Nothing defines the best of Portland’s funk art scene like the Waterfront Blues Festival, currently in its 31st year. Aside from the mission to raise money and canned food for the Oregon Food Bank, other than being the most heavily attended thing in Oregon, those four- or five-day music parties are fundamental to our Oregon-trip-around-the-sun Circadian rhythm. Skip a birthday? Sure, why not. Skip the commercial holiday thrash? Absolutely. Skip the Blues Festival? Survival without significant damage unlikely.

It’s music as catalyst for human connection, joy, love, the very interpersonal qualities so grievously missing nowadays in a drive around a parking lot, anything-but-personal-acknowledgment encounters in public, and bonded relationships with robots regulating the air around us. “Aunt Algorithm, I’d like to introduce the WBF. But warning: It’s human, and it’s strong in ways you’ll never compute.”

The flotilla, rolling on the river.

This being my ninth or tenth, maybe twelfth, year as WBF Official Paparazzi, I’ve seen that one buoyant thing sustain and thrive. The Oregon Food Bank put it on for 30 years, before declaring this January that they were stepping out, their core mission being to feed the masses, not put on a music festival, and look at all that commitment of working hours, contractual commitments, and risk. Peter Damman and Clay Fuller had been stalwart liaisons between the festival and attending artists forever; rather than let the festival die, they took it on. That meant finding new sponsors and assuming roles that had been handled by the Food Bank. Holy smoke what a job, and Clay retired to be replaced by Fuller Productions, his progeny. But they did it and from first day appearances, triumphed.


Inclusion and exclusion in St. Louis

When actors in red- and yellow-face strutted onstage, theater people of color at the TCG conference protested. Samson Syharath reports back.


When theater companies of color from across the country witness a performance including red face, yellow face, and brown face, questions arise regarding activism and its relationship to art.

Every year the Theatre Communications Group (TCG), the national organization for the nonprofit theater world, gathers for its national conference to hold workshops, share knowledge, and engage in deep, meaningful discussion. I had the honor of being part of the Rising Leaders of Color (RLC) cohort last year, when the conference was held in Portland.

In St. Louis, theater leaders of color collectively read aloud the statement from the Theaters of Color Breakfast and work session for the How We Move Forward Session. Photo: Jenny Graham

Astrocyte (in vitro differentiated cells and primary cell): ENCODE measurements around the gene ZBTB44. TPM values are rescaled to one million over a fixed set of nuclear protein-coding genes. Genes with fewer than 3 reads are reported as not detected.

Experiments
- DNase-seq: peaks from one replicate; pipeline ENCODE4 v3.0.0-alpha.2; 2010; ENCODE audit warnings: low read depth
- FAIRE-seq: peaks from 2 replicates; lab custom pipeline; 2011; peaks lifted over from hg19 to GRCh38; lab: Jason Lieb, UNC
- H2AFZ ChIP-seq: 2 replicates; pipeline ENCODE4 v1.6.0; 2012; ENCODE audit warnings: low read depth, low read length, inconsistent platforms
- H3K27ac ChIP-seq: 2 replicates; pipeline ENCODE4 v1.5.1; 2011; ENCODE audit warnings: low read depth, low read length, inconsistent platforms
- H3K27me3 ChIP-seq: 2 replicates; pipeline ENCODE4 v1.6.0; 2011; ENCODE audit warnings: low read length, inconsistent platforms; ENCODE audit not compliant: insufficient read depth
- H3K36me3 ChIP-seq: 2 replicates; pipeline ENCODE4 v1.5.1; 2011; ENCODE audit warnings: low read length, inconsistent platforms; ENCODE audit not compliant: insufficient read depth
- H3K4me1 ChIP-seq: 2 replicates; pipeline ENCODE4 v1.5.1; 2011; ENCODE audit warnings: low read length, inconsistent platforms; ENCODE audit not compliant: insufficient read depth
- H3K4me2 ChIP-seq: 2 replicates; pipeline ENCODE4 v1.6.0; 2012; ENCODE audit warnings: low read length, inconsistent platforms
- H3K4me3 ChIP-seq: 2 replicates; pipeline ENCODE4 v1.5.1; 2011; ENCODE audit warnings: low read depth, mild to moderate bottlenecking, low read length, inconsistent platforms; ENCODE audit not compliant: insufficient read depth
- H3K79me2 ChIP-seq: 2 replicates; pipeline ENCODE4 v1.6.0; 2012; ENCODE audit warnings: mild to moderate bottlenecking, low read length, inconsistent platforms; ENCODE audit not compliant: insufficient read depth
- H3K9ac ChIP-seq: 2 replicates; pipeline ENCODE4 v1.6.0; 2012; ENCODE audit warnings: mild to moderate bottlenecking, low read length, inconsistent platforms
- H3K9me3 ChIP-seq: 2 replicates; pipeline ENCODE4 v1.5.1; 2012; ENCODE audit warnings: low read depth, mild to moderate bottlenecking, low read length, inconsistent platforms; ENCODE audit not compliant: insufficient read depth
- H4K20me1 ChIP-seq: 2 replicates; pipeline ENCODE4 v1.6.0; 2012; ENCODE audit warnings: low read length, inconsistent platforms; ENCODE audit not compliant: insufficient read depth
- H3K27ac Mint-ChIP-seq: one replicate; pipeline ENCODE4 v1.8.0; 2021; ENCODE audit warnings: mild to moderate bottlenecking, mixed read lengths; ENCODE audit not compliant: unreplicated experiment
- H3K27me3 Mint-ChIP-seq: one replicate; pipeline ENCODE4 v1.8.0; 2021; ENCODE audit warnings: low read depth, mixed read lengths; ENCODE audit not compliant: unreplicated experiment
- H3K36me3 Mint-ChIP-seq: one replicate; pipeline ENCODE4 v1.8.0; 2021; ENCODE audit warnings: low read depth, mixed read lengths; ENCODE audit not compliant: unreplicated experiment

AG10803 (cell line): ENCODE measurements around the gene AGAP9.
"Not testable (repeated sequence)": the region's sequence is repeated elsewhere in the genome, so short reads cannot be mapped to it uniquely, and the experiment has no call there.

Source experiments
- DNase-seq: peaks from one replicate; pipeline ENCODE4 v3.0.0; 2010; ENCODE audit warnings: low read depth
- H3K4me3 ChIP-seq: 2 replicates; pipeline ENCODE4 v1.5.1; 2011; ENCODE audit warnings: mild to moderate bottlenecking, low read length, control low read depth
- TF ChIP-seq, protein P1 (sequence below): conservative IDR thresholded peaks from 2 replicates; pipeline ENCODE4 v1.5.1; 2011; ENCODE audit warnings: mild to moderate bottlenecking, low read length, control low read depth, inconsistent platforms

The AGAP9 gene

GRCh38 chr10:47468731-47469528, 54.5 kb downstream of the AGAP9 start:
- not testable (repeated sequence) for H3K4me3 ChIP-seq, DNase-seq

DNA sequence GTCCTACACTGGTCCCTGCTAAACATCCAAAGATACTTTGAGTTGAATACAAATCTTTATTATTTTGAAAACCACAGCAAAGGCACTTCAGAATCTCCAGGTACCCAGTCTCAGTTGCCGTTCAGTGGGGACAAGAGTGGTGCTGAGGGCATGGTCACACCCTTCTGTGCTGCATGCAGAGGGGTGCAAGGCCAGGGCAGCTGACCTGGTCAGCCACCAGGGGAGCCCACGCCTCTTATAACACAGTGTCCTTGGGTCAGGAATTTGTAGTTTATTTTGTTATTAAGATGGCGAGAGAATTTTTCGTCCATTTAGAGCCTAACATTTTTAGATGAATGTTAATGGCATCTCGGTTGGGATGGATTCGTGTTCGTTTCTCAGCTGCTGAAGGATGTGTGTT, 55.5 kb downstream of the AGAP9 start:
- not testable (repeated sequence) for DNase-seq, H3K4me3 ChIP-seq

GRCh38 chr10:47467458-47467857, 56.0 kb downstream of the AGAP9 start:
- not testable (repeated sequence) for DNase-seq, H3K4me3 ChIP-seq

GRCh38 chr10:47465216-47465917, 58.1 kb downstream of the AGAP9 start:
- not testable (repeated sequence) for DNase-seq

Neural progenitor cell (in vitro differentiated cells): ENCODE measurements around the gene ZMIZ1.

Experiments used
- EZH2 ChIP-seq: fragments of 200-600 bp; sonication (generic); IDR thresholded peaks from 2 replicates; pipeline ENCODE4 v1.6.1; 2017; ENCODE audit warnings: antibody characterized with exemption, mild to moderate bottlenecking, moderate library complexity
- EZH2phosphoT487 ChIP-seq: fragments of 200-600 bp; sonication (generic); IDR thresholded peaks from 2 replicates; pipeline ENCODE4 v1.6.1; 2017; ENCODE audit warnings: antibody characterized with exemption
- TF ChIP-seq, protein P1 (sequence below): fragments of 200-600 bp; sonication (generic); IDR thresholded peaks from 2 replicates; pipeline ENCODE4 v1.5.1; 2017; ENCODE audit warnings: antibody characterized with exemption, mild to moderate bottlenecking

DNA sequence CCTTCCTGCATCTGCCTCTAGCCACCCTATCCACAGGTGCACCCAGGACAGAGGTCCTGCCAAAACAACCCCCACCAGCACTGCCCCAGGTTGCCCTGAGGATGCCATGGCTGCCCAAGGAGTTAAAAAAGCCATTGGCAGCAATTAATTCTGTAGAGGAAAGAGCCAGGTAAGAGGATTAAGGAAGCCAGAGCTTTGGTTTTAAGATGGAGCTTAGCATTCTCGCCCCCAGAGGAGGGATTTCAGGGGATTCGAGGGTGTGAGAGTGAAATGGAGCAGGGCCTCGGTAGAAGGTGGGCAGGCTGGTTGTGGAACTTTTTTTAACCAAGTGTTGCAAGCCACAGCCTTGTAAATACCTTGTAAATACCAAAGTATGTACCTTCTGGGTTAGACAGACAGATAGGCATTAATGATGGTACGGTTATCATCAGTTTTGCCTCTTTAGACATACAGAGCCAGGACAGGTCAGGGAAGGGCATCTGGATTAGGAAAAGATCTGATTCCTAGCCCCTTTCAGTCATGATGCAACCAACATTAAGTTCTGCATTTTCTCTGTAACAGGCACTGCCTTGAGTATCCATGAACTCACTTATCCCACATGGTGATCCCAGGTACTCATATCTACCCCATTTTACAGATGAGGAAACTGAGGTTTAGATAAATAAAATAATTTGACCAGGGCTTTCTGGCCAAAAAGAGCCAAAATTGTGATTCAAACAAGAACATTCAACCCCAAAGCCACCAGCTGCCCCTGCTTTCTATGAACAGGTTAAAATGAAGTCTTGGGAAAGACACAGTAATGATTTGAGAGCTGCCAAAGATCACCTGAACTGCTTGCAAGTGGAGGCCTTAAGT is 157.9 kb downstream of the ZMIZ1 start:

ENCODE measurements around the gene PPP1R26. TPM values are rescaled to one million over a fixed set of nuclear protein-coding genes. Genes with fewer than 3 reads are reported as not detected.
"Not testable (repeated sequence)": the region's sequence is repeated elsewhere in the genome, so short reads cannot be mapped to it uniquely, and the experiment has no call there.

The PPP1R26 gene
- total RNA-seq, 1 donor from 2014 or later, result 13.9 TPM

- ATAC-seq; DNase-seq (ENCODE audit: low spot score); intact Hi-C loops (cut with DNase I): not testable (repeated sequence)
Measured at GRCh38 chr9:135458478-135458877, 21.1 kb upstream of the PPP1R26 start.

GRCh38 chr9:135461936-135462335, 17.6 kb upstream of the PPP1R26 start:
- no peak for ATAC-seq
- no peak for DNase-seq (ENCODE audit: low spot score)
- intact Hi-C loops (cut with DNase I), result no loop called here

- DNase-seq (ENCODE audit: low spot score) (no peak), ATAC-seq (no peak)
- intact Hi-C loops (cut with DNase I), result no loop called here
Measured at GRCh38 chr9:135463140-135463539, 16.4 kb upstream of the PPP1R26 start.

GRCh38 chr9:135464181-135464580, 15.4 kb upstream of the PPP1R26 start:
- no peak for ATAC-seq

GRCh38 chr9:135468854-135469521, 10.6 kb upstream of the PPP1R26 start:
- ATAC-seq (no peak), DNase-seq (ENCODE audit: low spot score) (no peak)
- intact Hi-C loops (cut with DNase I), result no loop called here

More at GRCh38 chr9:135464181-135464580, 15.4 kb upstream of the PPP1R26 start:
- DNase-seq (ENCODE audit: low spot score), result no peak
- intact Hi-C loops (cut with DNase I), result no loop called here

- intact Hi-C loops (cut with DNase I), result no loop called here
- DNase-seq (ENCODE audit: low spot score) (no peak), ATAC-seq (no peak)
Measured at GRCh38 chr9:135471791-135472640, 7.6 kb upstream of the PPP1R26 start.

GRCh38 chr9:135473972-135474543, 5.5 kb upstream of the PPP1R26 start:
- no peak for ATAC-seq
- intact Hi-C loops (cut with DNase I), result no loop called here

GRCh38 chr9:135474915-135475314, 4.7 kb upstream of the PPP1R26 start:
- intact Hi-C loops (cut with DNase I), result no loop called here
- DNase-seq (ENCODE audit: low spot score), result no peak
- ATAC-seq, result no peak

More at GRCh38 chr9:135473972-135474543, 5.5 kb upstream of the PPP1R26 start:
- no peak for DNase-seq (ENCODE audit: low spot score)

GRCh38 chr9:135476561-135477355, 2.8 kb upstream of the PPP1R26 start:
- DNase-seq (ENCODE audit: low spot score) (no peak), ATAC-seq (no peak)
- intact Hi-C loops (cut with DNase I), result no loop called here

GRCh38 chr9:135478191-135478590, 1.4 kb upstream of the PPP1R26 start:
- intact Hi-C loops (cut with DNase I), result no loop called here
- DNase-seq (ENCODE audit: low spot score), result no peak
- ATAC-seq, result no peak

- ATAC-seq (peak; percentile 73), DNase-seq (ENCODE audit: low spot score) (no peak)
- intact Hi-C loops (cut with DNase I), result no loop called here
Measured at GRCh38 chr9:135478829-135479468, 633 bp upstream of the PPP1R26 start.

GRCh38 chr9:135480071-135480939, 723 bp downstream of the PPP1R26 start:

That experience skyrocketed my professional growth and helped me develop a community with artists of color in the Portland region. This year’s conference was in St. Louis, Missouri, overlooking the Gateway Arch, a monument that many people do not realize glorifies colonialism and the subsequent removal of indigenous people from their land.


‘Faust’ review: giving the devil his due

Portland Opera’s dazzling new co-production lends depth and color to Gounod’s take on Goethe 


“Music,” the saying goes, “is the language of the soul.” But when that soul is sold to the Devil, as in Charles-Francois Gounod’s opera Faust, even some of the most beautiful musical lines ever written could not prevent the hell-bound downward spiral. In a slowly unraveling demonic mode, Portland Opera Association’s artistic forces presented an interdisciplinary Faustian wonderment on opening night last Friday at Keller Auditorium.

Setting Johann Wolfgang von Goethe’s massive Faust to music, let alone opera, is a huge undertaking. Gounod took several passes at getting his produced. When it was finally tweaked to his satisfaction in 1859, distilled to the dramatic essence, the five act opera went 19th century viral and has since become one of the most often staged operas of all time. New York’s Metropolitan Opera opened its doors in 1883 with a production of Gounod’s Faust.

Angel Blue and Jonathan Boyd in Portland Opera’s ‘Faust.’ Photo: Corey Weaver.

You might think Faust is the only reason his name is known, but wait: 1) Who superimposed a Catholic “Ave Maria” chant over the top of a Bach C major prelude to create one of the most loved works of all time; 2) Who wrote the ‘National Anthem’ of Vatican City (the Papal Hail to the Chief, as it were); 3) Who wrote the original theme to the Alfred Hitchcock television program? The answer to all three: Charles Gounod.

Gounod was born in Paris almost exactly 200 years before the June 17 closing performance of POA’s 2018 Faust production. He received composition awards in his early years at Paris Conservatory and in Rome. A devoted Catholic and family man who loved the music of Palestrina and Bach, Gounoud was an admirer and friend of Berlioz. He wrote symphonies that are not widely performed, a large number of choral works and one other opera of note, Romeo and Juliet.

With a handful of major singing roles, large mixed chorus and large orchestra, the story (libretto by Jules Barbier and Michel Carre) is a balanced and dramatic work. An artist, Faust, his body and creativity degraded by old age, is contemplating suicide. He is enraged by young women outside singing of nature and God and calls out for Mephistopheles, who takes it from there.

Crossing Faust’s pathway to doom are Marguerite, paragon of feminine purity; Siebel, young boy, love-struck over Marguerite; Wagner, a soldier off to war; Valentin, also a soldier, and brother of Marguerite; and Marthe, a matronly friend of Marguerite. And for all except Marthe, Gounod has written arias that have become staples in solo vocal literature.

Portland Opera’s ‘Faust’ closes this weekend. Photo: Corey Weaver.

It wasn’t just the language of music, however, that told the tale at Keller Auditorium. The prodigious visual stagescape was the collaborative work of a troupe of stage-craft artists taking their artistic vision from California sculptor John Frame. (Read Paul Maziar’s ArtsWatch interview with Frame.) David Allen Moore (projection design) targeted images, some 3D, onto the stage with eerie precision. Vita Tzykun (set and costume), Duane Schuler (lighting) and stage director Kevin Newbury. colored, textured and shaded the drama.